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Shadowing: Everything You Need to Know
Being confident about what career you want can be a complicated and challenging decision. How do you know what you really want to do unless you’ve gotten to do it before? “Shadowing” offers students the opportunity to observe certain careers. So, let’s take a closer look at what shadowing is and how you can do it!
What is shadowing?
“Shadowing” is a term that you may have heard before, or even had recommended to you. But what exactly is shadowing? Shadowing is a common way to gain insight into various jobs and careers. While mostly students shadow professionals in prospective careers, anyone can shadow! Students interested in the medical field commonly shadow doctors during high school and college. However, the medical field is only one of many areas that you can gain experience with before fully diving in.
How do you find someone to shadow?
The first place to start with shadowing is knowing who you are going to shadow. As a high school student, you probably don’t have a whole lot of connections with professionals in prospective careers. However, your parents, teachers, or guidance counselors are all places to start. If you have a job, your current employer might be able to help as well. If you are in college, there may be a greater chance that you already have some names of people that you can shadow. If not, then again, the same list of people may be able to help you.
Also see: 10 tips for finding your ideal job
How do you shadow someone?
The idea of shadowing might sound great, but how do you actually shadow someone? You can ask to shadow people in a variety of ways. With technology, it is probably easiest to ask about shadowing via email, however, sometimes a phone call works as well. Below are a few things that you can include in an email or letter. Before reaching out, you may find it helpful to write the answers to the questions and points below.
Why do you want to shadow?
It’s important to share why you want to shadow. You can include a bit of information here about why you’re interested in this field and why you would like to shadow this person specifically.
Who you are and what your credentials are
Credentials may sound like an intimidating term, but credentials can be as simple as the classes you are currently taking or the interest you have in a career field. If this isn’t your first time shadowing, then including that you have previously shadowed may also be relevant to mention here. And of course, always make sure to clearly say who you are, your age, if you’re a student and where, and other pertinent information like that.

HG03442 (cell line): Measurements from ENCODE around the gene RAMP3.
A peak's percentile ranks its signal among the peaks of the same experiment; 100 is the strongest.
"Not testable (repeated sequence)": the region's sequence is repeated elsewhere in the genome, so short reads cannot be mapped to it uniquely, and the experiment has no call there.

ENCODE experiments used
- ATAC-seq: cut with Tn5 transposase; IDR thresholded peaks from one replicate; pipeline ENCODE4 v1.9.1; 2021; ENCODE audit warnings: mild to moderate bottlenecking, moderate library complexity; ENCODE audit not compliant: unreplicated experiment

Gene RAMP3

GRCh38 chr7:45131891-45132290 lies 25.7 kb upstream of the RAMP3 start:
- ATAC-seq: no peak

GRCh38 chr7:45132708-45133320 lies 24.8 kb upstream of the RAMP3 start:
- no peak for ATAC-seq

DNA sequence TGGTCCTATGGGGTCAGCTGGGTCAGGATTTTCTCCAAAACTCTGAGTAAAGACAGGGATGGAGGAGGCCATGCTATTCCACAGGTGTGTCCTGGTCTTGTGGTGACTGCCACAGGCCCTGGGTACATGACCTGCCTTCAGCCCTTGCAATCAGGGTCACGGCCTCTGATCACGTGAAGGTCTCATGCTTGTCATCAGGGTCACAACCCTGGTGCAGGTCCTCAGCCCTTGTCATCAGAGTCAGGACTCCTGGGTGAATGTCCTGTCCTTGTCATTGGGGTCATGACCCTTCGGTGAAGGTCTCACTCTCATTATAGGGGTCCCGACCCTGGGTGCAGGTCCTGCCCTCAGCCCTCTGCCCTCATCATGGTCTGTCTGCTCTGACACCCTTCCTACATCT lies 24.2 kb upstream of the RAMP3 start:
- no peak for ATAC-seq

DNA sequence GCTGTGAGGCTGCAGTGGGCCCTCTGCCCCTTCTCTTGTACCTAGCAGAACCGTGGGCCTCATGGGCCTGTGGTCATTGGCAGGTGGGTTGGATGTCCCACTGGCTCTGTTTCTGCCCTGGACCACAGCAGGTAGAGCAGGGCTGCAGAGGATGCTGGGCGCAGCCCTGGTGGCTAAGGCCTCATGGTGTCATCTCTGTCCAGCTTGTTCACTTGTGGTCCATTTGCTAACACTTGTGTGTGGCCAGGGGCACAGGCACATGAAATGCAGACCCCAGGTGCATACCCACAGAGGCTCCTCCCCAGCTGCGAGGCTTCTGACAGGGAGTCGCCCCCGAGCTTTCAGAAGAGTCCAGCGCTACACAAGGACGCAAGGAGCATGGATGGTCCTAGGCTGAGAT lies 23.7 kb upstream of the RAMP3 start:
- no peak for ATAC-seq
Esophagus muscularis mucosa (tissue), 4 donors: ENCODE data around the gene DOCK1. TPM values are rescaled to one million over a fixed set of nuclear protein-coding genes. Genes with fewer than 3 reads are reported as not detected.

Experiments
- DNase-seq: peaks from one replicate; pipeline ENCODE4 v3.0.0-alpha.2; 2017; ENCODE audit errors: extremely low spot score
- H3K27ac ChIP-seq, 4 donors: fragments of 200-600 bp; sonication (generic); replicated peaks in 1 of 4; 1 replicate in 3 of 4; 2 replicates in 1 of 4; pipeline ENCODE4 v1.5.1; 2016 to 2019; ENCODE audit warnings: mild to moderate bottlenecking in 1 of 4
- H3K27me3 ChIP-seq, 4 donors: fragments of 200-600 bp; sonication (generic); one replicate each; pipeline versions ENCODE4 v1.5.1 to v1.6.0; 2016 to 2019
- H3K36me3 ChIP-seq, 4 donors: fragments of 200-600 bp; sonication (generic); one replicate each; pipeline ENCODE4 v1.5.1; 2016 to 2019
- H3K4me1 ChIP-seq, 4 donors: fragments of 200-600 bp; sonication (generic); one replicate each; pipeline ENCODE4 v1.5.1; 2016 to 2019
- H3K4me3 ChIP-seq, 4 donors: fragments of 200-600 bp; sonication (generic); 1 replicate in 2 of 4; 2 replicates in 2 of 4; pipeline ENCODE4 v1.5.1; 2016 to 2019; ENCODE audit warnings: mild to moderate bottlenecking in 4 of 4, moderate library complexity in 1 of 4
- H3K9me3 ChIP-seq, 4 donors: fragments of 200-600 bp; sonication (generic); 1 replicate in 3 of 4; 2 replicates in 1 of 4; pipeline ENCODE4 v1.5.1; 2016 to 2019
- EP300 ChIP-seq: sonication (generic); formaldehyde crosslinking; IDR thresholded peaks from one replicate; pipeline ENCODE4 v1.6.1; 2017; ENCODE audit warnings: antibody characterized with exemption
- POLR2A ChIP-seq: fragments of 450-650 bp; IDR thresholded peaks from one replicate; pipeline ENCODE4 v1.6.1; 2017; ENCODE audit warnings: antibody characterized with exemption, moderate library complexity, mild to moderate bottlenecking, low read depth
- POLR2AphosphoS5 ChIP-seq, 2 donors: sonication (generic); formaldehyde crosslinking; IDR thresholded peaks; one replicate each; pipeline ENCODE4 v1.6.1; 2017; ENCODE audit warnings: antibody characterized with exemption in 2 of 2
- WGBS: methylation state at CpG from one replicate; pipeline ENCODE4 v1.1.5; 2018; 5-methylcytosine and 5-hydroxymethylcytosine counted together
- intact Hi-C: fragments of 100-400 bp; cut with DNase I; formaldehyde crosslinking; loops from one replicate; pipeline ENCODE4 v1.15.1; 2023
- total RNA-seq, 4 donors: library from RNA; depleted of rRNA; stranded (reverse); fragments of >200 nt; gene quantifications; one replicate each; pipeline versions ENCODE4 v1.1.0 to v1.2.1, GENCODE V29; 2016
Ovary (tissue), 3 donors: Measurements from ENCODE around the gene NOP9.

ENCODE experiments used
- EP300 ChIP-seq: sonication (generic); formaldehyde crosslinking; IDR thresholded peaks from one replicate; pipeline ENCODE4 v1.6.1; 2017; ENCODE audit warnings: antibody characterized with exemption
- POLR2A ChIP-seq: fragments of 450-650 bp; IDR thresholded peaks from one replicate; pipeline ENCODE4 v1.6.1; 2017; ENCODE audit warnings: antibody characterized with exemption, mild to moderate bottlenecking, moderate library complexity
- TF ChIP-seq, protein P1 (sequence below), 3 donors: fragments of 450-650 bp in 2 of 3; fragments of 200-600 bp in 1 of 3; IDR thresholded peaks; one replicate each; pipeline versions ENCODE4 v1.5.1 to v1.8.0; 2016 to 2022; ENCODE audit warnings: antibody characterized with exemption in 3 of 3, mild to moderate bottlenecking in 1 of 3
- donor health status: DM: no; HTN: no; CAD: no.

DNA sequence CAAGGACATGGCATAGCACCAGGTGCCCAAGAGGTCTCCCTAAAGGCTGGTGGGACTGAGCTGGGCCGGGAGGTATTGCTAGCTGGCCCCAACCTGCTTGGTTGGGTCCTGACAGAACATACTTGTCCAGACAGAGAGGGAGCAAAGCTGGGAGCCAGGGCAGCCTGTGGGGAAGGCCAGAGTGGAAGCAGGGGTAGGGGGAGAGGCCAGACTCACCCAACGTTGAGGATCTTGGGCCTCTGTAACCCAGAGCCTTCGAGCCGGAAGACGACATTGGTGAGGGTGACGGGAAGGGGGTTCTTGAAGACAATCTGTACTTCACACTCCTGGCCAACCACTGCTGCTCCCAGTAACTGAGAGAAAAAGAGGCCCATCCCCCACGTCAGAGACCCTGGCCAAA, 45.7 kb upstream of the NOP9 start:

Because you are asking someone to invite you into their office or place of work, you will probably have to be very flexible with your schedule. However, including some availability from the start is a good way to show the thought and planning you are putting into this opportunity.
Unfortunately, just because you ask to shadow someone, doesn’t mean that they will say yes. If that happens, that’s okay. There are plenty of other professionals to reach out to. When you close your email, phone call, or however you choose to contact them, thank them for their time and if you feel comfortable, ask if they might know anyone else who you could contact.
What kinds of places can you shadow at?
If you can think of a job, there’s a good chance you can shadow there! The great thing about shadowing is that there are no specific rules regulating where and who you can shadow.
Hospitals and clinics are common places where students shadow doctors, nurses, and other staff. Law offices, schools, engineering firms, and vet clinics are just a few other examples of jobs that typically allow students to come and shadow.
Also see: All about apprenticeships
What do you do when you shadow someone?
When you shadow someone, you will spend your day following them around and observing how they spend their time. Shadowing a doctor is usually a fairly easy thing to do since students can’t be very involved in any type of care, however, other shadowing experiences may offer you more hands-on experience. Shadowing at a radio station, law office, or school might let you take part and interact with individuals.
Also see: How to land an internship guide
You don’t have to be locked in on a career in order to shadow someone. If you are even mildly interested in a career, it may be worth looking into more. Observing what a career looks like may be the push you need to become more interested in it. Alternatively, it may be just what makes you look for another career option.
Another note on shadowing is how often you shadow and for how long. As a student, there’s no limit on how many places you can try to shadow. Really, it all depends on how motivated you are and how many people you reach out to. There is no rule that says you can only shadow someone for a day. In order to really understand certain jobs, it may require a longer period of shadowing.
Related: How to find a job after college